"My goal this year is complete focus week in and week out, giving everything I have and sacrificing everything I have in order to win football games and a Mountain West Conference championship," Johnson said. "My whole approach this season is having no regrets and making this season the best of my life, making the most of it.
"We have a special opportunity here. I'm excited about the group of guys that we have," Johnson said. "It's time for us to put everything together and play with consistency for 13 weeks and have a ball while we're doing it."
The key, he added, is having a killer instinct every week.
Johnson speaks from experience. It's a mindset that helped him overcome the adversity associated with his injuries.
"It's human nature to question why certain things happen, but you never really have an answer for it. We just have to keep moving forward and do the best we can," said Johnson, who vows it's not in his nature to ever give up. "No. Never. I was born with the mentality to finish and keep fighting. Good things will eventually happen."
And with his final season at Utah approaching, the time is now.
"I want to make my career come full circle," Johnson said. "When I came in we won a Mountain West Conference championship and I want to leave winning one. If we're able to do that, that would be a great accomplishment."
Utah coach Kyle Whittingham agrees the timing is right.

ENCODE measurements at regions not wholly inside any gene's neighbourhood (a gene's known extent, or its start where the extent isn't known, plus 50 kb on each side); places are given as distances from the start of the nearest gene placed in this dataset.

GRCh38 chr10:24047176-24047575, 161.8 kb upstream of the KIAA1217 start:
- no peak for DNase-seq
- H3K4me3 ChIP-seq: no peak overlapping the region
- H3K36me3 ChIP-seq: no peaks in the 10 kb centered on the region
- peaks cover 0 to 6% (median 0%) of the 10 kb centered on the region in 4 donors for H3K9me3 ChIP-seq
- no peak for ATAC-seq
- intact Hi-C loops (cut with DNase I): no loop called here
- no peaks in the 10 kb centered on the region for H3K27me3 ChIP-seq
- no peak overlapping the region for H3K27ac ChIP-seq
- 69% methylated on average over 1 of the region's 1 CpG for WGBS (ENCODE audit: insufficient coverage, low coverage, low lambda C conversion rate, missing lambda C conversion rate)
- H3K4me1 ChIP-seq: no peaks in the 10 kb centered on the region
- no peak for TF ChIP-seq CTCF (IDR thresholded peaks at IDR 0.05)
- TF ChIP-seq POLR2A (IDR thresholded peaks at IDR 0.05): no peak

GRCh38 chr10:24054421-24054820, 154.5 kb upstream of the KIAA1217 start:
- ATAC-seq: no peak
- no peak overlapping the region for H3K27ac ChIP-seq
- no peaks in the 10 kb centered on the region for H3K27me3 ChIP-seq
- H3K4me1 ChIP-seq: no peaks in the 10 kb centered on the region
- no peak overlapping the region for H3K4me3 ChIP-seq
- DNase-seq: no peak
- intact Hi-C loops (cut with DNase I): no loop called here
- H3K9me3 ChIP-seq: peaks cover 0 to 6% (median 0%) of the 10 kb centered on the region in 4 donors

"It's a big year for Brian Johnson, and it's a big year for the Utes. The championship had eluded us for the last three seasons and that's really our first and foremost goal is to try to get that back," Whittingham said. "As a fifth-year senior, he's a seasoned vet. He's been there and done that. He knows the drill and we're excited to have him at the helm."
Offensive coordinator Andy Ludwig says Johnson has the attitude like a lot of fifth-year seniors.
"There's a great sense of urgency," he said. "He wants to finish his career on a high note and he's doing everything he can to put himself in position to do that."
Johnson, he explained, is a special guy who is due to have a special year.
Ludwig pointed out that Johnson continues to get better and made necessary improvements this spring.
"He loves football and he wants to be a great player," Ludwig said. "That's what keeps him motivated."
Already wise beyond his years, having arrived at Utah when he was 17, Johnson's intelligence is another weapon in his arsenal. He graduated with a bachelor's degree in May and is working towards another one.
"I don't know if you can focus any more than he has. He's a very focused, determined individual. He's a great preparer. His preparation is second to none as far as film study and paying attention to detail," Whittingham said. "As frustrating as last year was for him individually, the true measure of a quarterback is win-loss record."
And Utah's 8-1 finish last season, he explained, is a tribute to Johnson.
"He's our team leader," Whittingham said. "He's a very resilient kid."
It's just another reason why there's no quarterback controversy on the hill. It's Johnson's job.
"He's our guy," Ludwig said.